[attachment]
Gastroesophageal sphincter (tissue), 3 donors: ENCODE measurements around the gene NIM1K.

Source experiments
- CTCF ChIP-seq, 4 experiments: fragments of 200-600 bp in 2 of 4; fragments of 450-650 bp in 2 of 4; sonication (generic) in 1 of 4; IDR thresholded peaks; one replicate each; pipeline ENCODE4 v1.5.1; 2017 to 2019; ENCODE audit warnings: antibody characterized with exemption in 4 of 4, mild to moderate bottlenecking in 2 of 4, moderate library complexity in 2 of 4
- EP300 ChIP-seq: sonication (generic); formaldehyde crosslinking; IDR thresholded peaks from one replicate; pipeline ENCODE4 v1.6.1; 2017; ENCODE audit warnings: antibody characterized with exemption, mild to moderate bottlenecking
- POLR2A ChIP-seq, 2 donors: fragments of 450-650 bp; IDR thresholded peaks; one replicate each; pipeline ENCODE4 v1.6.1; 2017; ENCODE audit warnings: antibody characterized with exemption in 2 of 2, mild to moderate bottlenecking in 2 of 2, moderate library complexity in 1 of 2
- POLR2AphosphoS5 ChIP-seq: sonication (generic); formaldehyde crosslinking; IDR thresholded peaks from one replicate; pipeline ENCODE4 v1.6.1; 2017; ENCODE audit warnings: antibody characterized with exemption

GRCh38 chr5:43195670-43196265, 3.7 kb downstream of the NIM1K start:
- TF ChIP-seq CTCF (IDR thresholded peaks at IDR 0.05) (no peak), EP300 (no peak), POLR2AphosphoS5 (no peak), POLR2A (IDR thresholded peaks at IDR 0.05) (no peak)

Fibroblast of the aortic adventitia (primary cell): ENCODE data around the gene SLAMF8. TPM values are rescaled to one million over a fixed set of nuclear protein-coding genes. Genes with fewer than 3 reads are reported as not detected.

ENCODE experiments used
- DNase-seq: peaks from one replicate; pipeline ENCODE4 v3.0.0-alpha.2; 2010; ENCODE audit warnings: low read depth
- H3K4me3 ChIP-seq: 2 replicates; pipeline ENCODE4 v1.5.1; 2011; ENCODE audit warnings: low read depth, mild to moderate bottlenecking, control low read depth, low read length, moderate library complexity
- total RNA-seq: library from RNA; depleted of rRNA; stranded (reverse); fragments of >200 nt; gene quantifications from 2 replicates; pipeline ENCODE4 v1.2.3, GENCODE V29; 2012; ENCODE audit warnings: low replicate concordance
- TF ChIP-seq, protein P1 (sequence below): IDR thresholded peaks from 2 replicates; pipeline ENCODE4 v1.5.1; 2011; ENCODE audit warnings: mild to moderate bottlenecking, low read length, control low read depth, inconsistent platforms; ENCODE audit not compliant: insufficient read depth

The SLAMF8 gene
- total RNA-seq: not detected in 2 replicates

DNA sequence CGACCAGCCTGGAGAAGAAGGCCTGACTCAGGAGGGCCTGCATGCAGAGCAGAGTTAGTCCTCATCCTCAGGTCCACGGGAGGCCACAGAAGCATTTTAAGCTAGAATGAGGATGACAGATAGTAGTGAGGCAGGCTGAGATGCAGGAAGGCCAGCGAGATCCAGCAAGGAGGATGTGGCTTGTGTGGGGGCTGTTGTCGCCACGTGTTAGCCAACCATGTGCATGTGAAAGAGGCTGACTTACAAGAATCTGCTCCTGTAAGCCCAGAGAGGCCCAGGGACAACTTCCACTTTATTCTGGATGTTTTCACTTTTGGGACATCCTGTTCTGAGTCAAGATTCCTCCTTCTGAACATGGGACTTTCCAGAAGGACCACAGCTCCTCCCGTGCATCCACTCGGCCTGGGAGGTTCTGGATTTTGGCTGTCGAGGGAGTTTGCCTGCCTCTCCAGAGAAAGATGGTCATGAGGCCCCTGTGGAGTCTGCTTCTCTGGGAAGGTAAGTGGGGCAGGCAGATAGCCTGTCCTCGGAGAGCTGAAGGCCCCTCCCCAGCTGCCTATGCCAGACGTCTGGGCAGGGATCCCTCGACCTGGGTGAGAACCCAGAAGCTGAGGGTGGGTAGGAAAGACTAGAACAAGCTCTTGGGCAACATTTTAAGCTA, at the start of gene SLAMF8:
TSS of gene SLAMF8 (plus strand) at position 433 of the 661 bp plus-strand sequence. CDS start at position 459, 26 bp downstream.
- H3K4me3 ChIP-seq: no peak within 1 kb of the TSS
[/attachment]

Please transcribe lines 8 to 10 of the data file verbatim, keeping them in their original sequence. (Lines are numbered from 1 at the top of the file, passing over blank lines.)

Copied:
- TF ChIP-seq CTCF (IDR thresholded peaks at IDR 0.05) (no peak), EP300 (no peak), POLR2AphosphoS5 (no peak), POLR2A (IDR thresholded peaks at IDR 0.05) (no peak)

Fibroblast of the aortic adventitia (primary cell): ENCODE data around the gene SLAMF8. TPM values are rescaled to one million over a fixed set of nuclear protein-coding genes. Genes with fewer than 3 reads are reported as not detected.

ENCODE experiments used